How Games Based on Movie and TV Franchises Have Become More Than Just Cash-Ins

For about as long as there has been a video game industry where the technical capabilities allowed for it, there have been games released as tie-ins to popular movie and TV franchises.

Games Based on Movies and Movies Based on Games

As both industries have evolved and become more closely entwined, and as media itself has become a more multi-platform thing, we have seen a lot of developments in terms of how games are used to support their TV and movie counterparts, rather than as general cash-ins to make more money from the original concept. We have even seen an evolution of the reverse – where movies and TV shows are based on games. This concept is by no means new, however now it is the movies that are aiming to be successful in their own right, rather than a general cash grab like older efforts (remember the terrible Super Mario Bros movie from the ’90s?).

This is not to say that many movies based on games have yet managed to attain any real credibility, but movie franchises like Resident Evil do perform well, and last year’s Warcraft movie also received some critical approval as well as box office success. When you consider Japanese media, it is also worth noting that the anime franchise based on Nintendo’s Pokémon games has spawned over 20 feature length movies, as well as hundreds of episodes of the series.

Expanding Movie and TV Canon

When games were first developed to tie in to movies, the concept was usually to re-enact the story of the movie or show in an interactive format, or to allow for a more freeform way of pitting characters from the original material against each other, such as in a fighting game. This worked well in some cases, and badly in others, but was generally the accepted way of giving people what they expected when they bought a video game tie-in. However, these games added nothing new to the franchises they came from – the story was either the same as the movie canon (with whatever changes needed to fit with playable mechanics), or the things you did in the game were not connected to canon at all (because you chose to fight two people who never met in the original franchise or who were allies against each other, what you played out in the game ‘didn’t really happen’).

It was probably Star Wars that was the most famous franchise to start moving away from this, and to create games that actually showed you other stories from the expanded universe of the movies – in fact, to know all of the Star Wars canon out there, you need to have played several games, read books and comics, and watched additional animated series, rather than just seen the movies. Other franchises have also begun to do this. The Telltale games, for example, tell new stories set in the worlds of hit franchises like The Walking Dead and Game of Thrones, and show more of these settings and add to what we know about them from the shows.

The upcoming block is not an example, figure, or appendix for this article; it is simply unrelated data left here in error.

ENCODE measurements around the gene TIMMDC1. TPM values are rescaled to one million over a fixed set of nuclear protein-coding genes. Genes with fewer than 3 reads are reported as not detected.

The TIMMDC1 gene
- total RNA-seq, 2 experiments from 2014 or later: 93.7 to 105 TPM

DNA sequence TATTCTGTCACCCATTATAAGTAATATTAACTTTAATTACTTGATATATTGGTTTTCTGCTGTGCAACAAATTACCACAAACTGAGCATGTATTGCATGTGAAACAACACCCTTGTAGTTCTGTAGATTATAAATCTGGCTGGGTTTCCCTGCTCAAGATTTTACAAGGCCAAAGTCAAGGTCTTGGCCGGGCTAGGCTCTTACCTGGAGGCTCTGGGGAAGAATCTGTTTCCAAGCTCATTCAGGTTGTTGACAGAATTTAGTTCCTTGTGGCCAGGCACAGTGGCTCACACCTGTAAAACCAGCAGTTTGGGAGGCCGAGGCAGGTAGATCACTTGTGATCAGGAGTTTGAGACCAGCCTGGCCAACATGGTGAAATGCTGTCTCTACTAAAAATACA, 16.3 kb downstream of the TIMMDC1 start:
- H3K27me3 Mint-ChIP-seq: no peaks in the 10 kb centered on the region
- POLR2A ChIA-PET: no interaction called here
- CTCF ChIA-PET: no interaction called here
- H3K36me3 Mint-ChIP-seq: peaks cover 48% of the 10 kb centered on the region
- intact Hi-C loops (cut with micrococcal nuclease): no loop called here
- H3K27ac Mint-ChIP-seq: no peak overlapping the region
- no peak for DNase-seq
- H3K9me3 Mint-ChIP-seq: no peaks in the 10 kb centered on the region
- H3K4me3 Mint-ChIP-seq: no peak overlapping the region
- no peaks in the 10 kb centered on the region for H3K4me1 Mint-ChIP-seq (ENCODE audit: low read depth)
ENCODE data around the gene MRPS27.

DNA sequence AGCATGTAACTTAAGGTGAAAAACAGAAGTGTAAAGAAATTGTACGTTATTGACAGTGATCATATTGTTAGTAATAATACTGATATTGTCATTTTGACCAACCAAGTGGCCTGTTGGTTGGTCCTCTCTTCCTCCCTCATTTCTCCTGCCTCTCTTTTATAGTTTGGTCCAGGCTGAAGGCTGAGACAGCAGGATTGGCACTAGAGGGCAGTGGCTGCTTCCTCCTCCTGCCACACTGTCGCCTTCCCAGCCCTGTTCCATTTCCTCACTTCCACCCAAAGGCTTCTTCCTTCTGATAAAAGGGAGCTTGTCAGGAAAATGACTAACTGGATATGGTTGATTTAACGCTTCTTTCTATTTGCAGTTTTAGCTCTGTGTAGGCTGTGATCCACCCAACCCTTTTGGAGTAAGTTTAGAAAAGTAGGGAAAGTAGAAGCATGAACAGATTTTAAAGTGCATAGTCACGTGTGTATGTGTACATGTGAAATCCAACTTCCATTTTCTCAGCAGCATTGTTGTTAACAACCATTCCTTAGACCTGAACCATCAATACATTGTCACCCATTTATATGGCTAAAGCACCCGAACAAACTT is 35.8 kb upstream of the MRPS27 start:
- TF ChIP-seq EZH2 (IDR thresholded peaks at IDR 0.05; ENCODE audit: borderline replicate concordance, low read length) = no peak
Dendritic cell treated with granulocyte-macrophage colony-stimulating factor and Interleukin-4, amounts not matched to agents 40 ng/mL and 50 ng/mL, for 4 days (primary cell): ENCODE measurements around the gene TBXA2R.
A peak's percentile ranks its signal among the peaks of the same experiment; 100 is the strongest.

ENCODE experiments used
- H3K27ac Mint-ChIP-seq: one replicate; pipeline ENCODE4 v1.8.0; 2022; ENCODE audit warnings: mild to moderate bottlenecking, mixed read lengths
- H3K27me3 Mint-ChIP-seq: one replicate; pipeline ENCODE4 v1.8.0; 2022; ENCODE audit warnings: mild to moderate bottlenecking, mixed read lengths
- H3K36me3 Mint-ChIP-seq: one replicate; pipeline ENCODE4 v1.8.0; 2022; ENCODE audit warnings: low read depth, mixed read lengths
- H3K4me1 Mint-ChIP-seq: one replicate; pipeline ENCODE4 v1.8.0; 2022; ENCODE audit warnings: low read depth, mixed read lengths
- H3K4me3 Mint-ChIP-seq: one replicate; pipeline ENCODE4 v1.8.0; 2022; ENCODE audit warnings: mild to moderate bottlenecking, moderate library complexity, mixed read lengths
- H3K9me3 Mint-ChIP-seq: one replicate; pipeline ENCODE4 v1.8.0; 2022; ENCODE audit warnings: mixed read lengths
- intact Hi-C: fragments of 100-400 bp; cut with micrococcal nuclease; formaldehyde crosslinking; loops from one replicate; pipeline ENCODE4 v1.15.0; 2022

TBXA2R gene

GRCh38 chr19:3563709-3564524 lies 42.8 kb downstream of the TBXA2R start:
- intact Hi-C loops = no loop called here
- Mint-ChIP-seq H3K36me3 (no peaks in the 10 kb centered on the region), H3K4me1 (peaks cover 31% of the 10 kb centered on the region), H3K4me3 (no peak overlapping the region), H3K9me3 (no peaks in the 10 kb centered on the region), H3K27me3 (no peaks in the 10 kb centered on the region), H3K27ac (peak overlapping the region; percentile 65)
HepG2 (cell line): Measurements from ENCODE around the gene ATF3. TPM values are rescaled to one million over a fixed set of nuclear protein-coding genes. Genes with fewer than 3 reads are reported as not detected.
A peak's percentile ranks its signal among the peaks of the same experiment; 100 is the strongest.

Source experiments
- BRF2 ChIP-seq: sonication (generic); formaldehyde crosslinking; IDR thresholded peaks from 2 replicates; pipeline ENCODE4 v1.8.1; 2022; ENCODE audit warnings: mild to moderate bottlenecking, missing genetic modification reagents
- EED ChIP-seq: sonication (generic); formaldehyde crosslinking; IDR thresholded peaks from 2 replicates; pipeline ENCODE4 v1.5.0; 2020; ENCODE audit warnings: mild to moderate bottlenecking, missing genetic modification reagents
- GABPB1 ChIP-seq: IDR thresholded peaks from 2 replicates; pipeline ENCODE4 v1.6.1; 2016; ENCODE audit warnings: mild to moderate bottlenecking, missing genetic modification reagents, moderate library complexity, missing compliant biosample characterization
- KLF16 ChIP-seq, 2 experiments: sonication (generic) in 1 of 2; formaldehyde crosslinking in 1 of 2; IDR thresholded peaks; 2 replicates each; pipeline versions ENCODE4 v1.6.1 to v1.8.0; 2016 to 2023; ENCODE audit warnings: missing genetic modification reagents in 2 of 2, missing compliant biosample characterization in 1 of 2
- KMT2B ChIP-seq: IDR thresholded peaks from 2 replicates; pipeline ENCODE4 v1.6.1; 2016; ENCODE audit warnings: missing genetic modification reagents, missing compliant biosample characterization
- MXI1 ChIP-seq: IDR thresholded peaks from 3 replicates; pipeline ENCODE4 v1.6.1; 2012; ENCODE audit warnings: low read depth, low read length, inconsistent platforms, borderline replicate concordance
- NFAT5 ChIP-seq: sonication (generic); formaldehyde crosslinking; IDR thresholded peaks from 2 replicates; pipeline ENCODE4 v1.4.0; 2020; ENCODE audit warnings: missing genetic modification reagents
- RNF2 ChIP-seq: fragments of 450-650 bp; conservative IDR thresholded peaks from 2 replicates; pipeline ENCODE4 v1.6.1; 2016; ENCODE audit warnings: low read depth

Exploring Settings

Another way games are evolving to do more than just cash in on movies is by creating experiences where you can explore the settings of the franchises more, as your own unique character. This is quite common now in the MMO sector, for example, with games based on (once again) Star Wars, and other hits with interesting worlds and concepts like – which is based on the Terminator theme.

Games have become far more than just merchandise when it comes to film and TV, and can now be used to really enhance stories, expand worlds, and allow players to have their own adventures and experiences in the settings they have seen on screen. As VR becomes bigger, it will be interesting to see how the relationship between movie and game franchises harnesses that technology.

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One thought on “How Games Based on Movie and TV Franchises Have Become More Than Just Cash-Ins”

  1. Finally, someone after my own heart. Recent years have indeed shown that games based on movie and TV licenses can be genuinely interesting and good. I would name several examples usually listed as the best: Game of thrones that sticks to the roots of the original, which the new seasons seem to have deviated from, and Mad Max, a genuinely good postapocalyptic sandbox.
    Also, recent trends like this year’s E3 show that the ideas for original games and franchises are drying up, and judging by Disney’s activities, the next big thing will be movie, comic and TV show adaptations
    All in all, the thought is that the industry and the approach are changing, so the player experience with movie or TV licenses is probably going to change.

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